My child has just been diagnosed or is showing early symptoms of autism. What things can I do at home to help?

Following an assessment by your Behavior Analyst, we will work collaboratively with you and others involved with the child to provide support for creating a beneficial home program for your child.

What is ABA and how does it work?

Applied behavior analysis or ABA is a research-based process of systematically applying interventions based upon the principles of learning theory to improve socially significant behaviors to a meaningful degree, and to demonstrate that the interventions employed are responsible for the improvement in behavior (Baer, Wolf & Risley, 1968; Sulzer-Azaroff & Mayer, 1991).

These improvements in behavior are accomplished by breaking behaviors down in their component parts of Discriminative Stimulus (Sd), Response (R), and Reinforcing Stimulus (Sr) and tapping into motivation to adjust behaviors step by step so that over time desirable behaviors are increased and undesirable behaviors are decreased. Good ABA is done by reducing the prompts so that the Sd’s and Sr’s become more and more natural over time.

Will my insurance cover ABA services?

OPTIMA Behavioral Consulting is contracted with most commercial insurance payers to see our extensive list please go to our insurance page. If your child has a diagnosis of Autism or a related disorder, we will work diligently to help you understand what your plan covers for ABA therapy.

How much therapy should my child get?

Research, including several meta-analyses, show that 30-40 hours per week (6-7 hours daily, 5-6 days/week) of intensive ABA treatment is needed to show significant progress. Hours generally decrease as the client progresses in independence and generalizes behavioral changes to other critical settings. Our BCBA’s develop each child’s Care Plan individually and make recommendations based upon your child’s individual goals and development.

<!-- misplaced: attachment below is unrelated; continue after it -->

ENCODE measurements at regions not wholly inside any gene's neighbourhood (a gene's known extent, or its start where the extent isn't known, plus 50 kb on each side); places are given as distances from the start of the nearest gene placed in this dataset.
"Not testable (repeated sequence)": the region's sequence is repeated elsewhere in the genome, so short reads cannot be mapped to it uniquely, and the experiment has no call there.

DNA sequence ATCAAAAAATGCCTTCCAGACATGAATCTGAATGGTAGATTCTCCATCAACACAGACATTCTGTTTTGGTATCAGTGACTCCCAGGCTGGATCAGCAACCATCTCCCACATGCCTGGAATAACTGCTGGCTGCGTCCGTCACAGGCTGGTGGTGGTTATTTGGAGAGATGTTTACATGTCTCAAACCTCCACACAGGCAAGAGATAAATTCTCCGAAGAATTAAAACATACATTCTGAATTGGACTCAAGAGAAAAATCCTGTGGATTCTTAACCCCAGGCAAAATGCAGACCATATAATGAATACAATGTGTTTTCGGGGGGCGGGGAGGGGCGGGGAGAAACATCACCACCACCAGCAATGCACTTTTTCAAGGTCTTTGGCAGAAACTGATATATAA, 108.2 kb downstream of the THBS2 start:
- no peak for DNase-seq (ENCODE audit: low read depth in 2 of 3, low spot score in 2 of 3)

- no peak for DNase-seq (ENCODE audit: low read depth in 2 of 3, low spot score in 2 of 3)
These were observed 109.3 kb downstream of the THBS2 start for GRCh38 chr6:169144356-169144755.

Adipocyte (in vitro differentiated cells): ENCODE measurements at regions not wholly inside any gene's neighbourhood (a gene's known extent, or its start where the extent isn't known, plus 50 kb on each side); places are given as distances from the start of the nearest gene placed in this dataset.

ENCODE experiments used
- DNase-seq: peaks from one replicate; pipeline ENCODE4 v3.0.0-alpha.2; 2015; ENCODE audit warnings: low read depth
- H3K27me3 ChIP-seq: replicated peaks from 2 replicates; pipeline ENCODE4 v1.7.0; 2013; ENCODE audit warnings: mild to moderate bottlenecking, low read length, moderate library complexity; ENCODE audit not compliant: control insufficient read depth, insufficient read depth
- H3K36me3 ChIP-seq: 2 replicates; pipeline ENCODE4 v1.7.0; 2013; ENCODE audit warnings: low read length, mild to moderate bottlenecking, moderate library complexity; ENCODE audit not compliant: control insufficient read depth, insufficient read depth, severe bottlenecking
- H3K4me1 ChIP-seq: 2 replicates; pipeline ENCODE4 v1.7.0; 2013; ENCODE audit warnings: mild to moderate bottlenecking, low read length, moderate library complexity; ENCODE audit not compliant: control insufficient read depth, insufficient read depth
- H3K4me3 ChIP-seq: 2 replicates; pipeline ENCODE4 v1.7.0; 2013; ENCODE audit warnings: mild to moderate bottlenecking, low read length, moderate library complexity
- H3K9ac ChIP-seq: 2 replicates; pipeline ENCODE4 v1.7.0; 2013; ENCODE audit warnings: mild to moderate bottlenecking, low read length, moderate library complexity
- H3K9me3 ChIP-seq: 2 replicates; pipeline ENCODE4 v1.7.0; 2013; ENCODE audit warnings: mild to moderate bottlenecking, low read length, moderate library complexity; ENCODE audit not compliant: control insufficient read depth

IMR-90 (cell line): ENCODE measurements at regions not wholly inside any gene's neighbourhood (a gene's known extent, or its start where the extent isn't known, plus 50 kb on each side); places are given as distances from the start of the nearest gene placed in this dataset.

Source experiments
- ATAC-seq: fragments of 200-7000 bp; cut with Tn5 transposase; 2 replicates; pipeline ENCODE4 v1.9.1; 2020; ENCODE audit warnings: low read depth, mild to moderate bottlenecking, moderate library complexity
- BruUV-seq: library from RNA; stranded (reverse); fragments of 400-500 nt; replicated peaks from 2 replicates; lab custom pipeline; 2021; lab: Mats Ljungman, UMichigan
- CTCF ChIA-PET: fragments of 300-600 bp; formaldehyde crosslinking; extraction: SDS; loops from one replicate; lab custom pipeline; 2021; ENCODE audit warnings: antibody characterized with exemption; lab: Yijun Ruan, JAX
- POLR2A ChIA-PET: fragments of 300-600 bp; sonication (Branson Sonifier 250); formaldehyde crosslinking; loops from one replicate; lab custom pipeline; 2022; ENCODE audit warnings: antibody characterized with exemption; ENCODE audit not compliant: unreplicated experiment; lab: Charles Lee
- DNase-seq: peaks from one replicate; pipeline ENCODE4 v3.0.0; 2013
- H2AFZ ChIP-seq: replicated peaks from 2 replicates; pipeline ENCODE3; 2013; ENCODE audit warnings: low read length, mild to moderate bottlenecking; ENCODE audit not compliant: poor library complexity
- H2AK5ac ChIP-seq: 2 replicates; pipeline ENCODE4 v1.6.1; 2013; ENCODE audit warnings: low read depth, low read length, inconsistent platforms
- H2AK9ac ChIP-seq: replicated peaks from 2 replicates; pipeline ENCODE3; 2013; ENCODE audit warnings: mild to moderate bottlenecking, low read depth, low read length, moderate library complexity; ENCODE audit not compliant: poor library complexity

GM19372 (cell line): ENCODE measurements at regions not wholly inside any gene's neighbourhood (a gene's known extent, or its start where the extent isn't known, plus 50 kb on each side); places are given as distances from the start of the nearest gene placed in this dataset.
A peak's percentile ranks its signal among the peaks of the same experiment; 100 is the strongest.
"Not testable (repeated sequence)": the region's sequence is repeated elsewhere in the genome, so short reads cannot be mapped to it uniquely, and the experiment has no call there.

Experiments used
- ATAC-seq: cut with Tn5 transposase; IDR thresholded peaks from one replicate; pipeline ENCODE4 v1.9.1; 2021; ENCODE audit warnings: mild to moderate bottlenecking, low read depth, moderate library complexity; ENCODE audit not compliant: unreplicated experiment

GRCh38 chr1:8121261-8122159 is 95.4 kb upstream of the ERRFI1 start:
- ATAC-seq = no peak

What does an ABA session look like?

An ABA session is typically a high energy interaction between the client and the therapist. These sessions can include some discrete trial work which might occur at the table, lots of positive reinforcement using whatever is motivating for the child: praise, tickles, hugs, high-fives, opportunities to play, sometimes edibles. Often there will be a mix of tasks that the therapist is practicing in order to assure that there is focus and mastery vs. rote repetition or boredom. A portion of the session will be spent in the natural environment, away from the table, doing incidental teaching of skills.

What goals are considered part of ABA therapy?

Goals are individualized for each client and are based off of the needs and desires of the client / family. After an assessment is completed, the team will work with you to determine specific goals that are a priority for you as a family. Many times, families identify goals related to the reduction of problem behaviors (tantrums, aggression, non-compliance, etc.), appropriate play skills, social skills, and expressive/receptive language development.

How do I know when my child is making progress?

You will identify progress in the way your child engages the world or demonstrates a new skill. Most likely, you will recognize progress through the gradual lessening of tantrums or aggressiveness. Interactions at school and at home become less stressful for both you and your child. Progress is as individualized as goals, interventions, and services.